Below is a link to both my thing link document and my references in google docs which I could not seem to attach to the image. Help happily accepted if you have any ideas.

Looking forward to your comments.

Andrew

http://www.thinglink.com/scene/573237142604480513

https://docs.google.com/document/d/1HPjoQkQq-5QPm8b2fr9-f-NWsyifdcAtqwVd-0_D5s8/edit?usp=sharing

 

 

Twitter as a source of Professional Development

I was really happy when I saw this module because I can say with hand on heart that the experiences I have had in just over a year of using Twitter have been transformational. Put simply, I am a better professional and teacher as a result of the things I have learned. If I can digress and put things into context a little. . .

Last year at this time I went to a PD day to listen to Will Richardson speak. He was inspirational in so many ways – especially with relation to social media. If you have never heard of him, and you are taking 543 you should look him up. Prior to that day, I had avoided Twitter with a venom. I assumed it was the haunt of those who could stand the Kardashians and other vacuous celebs. Watching TV journalism descend into, ‘who can read the most tweets’ was killing me!” So I stayed away. Big mistake – ignorance was not bliss.

I teach in an International school with pupils of over 60+ heritages. We use the UK and International curricula and we are connected with 20+ schools around the world who are in our group. We need to connect but in many ways we are an island in Boston  – a unique school in a unique educational environment. Twitter provided me with a way to connect.  Essentially I see it as advertising of ideas. You read something, create something, or have a question about something then share it. There is an anonymity and speed to it which makes it work well. There is a crowdsourcing aspect to it but also a ‘watch and see’ which works for me. I have gained so many good ideas in the last year. The down side is that you can follow too many people and have too much information thrown at you. Filtering is key.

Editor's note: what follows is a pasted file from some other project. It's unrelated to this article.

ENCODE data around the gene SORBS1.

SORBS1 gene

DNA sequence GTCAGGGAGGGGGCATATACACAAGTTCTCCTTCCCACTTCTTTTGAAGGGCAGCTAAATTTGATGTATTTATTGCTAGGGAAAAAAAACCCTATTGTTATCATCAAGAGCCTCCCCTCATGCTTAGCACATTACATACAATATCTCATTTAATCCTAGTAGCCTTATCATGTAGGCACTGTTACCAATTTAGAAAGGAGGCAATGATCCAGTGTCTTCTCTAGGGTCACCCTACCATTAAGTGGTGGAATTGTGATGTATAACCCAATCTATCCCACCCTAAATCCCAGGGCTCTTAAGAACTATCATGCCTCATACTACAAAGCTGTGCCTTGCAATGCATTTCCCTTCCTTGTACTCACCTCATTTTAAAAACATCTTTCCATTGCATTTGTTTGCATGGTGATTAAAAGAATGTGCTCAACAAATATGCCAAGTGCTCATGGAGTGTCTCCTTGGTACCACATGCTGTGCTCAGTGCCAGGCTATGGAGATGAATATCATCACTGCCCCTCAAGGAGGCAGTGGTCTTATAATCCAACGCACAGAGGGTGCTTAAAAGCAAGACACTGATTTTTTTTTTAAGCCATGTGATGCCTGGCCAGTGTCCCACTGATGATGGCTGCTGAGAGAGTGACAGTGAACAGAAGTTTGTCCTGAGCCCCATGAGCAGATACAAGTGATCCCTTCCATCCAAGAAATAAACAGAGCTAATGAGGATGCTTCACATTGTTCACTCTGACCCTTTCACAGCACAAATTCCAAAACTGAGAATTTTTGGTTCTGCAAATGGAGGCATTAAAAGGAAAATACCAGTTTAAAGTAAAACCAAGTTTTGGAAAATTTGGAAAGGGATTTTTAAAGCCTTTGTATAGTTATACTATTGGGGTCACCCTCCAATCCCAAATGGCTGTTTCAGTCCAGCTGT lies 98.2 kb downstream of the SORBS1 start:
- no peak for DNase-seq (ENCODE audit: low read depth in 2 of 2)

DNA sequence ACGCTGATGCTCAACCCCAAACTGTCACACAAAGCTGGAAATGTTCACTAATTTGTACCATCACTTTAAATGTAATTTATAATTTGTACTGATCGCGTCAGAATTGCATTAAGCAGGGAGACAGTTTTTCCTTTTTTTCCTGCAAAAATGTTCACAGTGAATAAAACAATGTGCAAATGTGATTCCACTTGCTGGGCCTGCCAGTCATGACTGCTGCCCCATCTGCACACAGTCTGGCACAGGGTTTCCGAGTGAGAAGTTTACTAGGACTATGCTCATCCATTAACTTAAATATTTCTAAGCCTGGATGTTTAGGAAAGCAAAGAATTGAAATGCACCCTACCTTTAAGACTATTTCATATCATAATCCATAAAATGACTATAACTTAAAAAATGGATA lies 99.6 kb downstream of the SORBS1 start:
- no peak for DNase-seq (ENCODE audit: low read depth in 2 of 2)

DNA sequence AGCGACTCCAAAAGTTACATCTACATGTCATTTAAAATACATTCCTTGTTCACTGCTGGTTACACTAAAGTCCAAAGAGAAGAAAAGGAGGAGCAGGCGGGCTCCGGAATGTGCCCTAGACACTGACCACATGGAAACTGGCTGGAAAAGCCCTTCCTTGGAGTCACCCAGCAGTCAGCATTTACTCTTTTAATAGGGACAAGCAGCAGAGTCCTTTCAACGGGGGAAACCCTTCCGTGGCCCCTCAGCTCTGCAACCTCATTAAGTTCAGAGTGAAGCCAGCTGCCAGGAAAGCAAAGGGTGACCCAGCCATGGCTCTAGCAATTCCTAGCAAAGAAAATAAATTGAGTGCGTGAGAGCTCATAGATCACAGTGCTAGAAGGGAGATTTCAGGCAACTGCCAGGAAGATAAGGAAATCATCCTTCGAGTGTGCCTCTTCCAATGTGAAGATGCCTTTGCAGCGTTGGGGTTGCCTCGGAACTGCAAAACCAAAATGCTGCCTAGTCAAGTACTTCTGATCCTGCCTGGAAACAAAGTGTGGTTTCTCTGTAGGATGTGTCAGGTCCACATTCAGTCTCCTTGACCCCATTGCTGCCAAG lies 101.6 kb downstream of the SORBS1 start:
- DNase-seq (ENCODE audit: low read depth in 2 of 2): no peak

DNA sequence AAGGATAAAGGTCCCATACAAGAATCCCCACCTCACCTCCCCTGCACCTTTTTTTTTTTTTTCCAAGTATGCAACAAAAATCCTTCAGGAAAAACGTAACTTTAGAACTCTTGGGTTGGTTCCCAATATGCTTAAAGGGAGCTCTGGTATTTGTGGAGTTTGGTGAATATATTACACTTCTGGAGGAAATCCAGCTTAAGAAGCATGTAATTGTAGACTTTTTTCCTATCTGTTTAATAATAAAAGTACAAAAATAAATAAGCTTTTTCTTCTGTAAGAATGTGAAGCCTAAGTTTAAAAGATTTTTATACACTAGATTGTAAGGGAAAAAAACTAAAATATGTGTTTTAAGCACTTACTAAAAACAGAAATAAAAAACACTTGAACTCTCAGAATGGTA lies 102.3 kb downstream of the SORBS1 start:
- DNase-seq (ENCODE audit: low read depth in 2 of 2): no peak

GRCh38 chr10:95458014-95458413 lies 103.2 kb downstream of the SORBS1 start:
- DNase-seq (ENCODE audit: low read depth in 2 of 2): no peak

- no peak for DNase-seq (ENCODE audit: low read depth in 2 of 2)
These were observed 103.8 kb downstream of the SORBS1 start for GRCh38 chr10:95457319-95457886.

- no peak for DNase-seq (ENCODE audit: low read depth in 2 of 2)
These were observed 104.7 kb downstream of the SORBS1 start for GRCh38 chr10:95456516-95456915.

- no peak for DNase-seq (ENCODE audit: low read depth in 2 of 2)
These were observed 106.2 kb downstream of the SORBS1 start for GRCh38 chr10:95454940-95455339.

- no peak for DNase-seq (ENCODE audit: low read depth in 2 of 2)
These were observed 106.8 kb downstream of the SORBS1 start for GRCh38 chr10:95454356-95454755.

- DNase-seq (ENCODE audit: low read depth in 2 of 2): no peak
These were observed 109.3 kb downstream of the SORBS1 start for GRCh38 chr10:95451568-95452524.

Anyway, I have selected these 5 #’s to my TweetDeck for this module. #edchat #ukedchat #globaled #flipclass and #ipaded. They are not all new to me the first two are staples, but I can’t give them up. I have used ideas in my class that I have found directly on Twitter and had led CPD sessions in my school for staff who were interested.

Today alone I have found a source of some non-fiction apps for iPads, reflected on a growth mindset classroom which is a key component in raising standards and high performance learning in our school and read a blog post on iPads in Primary (elementary) education. All delivered to a screen in front of me. It is easy, convenient, flexible and appropriate for my needs. I am a convert. There are limitations, but why focus on them? For my whole career, teachers have talked about, ‘wanting to share’ and how, ‘talking to other professionals’ is the best PD. Twitter is one of the tools that makes that possible.

Tweet away.

A

Social Bookmarking and my thoughts

I had never used Diigo before last week. This week my team in school will all get an introduction and short overview and we will be using it to share resources that we find for changes we are making to the curriculum. I think  that’s a great example of learning in action. I have spent the last 2 nights reading up on Connectivism, PLN’s and CoP’s.

To educators whom for far too long were disconnected from others or found sharing difficult – surely this is one of the ways forward with professional development. I think I said in a presentation to teachers last year. PLN – why wouldn’t you?

Anyway I wanted to keep writing just to get into the habit of reflecting on my learning.